Your Annual Report is Anything but Annual
Did you know that your Annual Template Reports are valuable all year long, not just once a year? The Annual Template is often misunderstood: while it is designed to show a full year’s totals in a single column – this does not mean that the column (or the full report) should only be looked at or updated annually. Think about a single year in accounting. Your accounting cycle may change your revenue and expense account totals many times in the course of a year.
Both budgets and results for current and previous fiscal years change as:
- Draft budgets go through publishable milestones
- Legislators adopt the budget
- Encumbrances and prior-year roll-overs are added to the final working budget
- The current budget is amended with minor monthly amendments and a major mid-year update
- Interim actual results are released throughout the year
- The preliminary estimate – the first pass at year-end estimates – is completed, often six months into the year
- First Close: Normal month-end procedures are completed at end of the fiscal year
- Second Close: Year-end accruals and conversions to modified accrual basis are added
- Final Close: Accounting adjustments are completed for non-operating items
- Final audited results are released at the conclusion of the CAFR and audit fieldwork
You can use your Annual Template reports in many creative ways if you routinely upload data to keep your current operating results and transaction details fresh. Think about how much more valuable you can make your existing Annual Template reporting. In this example, you can upload data sets from any of these stages to tell your story to the public and to internal stakeholders.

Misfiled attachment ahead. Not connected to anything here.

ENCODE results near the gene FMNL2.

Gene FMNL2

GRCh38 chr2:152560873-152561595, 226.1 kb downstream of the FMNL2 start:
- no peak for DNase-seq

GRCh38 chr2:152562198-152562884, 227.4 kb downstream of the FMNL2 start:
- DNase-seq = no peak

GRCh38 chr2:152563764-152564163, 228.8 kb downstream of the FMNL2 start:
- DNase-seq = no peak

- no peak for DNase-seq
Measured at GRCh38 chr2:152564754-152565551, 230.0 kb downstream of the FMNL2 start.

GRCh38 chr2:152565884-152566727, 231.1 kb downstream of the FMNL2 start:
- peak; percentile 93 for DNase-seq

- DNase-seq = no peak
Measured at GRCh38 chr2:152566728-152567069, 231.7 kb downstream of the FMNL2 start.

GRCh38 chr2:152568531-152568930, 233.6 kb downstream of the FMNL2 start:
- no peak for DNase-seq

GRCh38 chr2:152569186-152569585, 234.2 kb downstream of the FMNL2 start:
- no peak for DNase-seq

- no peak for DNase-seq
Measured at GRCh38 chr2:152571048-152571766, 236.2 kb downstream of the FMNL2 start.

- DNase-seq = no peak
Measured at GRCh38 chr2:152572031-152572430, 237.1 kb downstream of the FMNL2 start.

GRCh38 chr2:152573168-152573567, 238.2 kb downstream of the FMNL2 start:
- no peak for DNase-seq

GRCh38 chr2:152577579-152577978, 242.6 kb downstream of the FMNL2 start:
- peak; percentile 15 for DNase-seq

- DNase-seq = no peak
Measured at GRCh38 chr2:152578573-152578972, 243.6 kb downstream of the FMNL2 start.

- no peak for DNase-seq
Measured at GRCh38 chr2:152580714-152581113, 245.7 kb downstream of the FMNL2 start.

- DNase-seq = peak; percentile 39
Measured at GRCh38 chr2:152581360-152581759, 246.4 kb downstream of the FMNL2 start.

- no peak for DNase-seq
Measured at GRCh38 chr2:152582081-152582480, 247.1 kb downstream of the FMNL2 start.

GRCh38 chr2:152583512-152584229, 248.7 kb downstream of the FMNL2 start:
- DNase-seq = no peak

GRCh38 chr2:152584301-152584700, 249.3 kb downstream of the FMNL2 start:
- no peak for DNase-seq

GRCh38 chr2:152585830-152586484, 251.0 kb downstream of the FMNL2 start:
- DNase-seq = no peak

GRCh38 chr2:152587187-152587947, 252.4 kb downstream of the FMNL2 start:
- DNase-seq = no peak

You can inform your team, and possibly the public, how the budget evolved. Show how the actual results came in during the year, were finalized after the end of the year, and were changed by the auditors. Annotating key changes helps explain the work done at each stage.
If the economy is in transition, or the community is experiencing an economic boom or natural catastrophe, then the differences between the budget that began the year and the final audited results may be significant. Understanding the changes helps prepare for building the next budget, for supporting the local business community, and for promoting long-term economic stability.
Mike McCann moved into government service in Ukiah, then Monterey CA, after beginning his career in corporate (ADP, Wells Fargo Bank, Blue Shield of CA), not-for-profit (Blue Shield of Ca, Mendocino Private Industry Council), and start-up accounting. For the last 20 years, Mike has been hands-on with budget, financial reporting and accounting operations, including City budgets and CAFRs. He holds a B.S. in Accounting from SJSU and M.S. in Instructional Technology from CSUMB.
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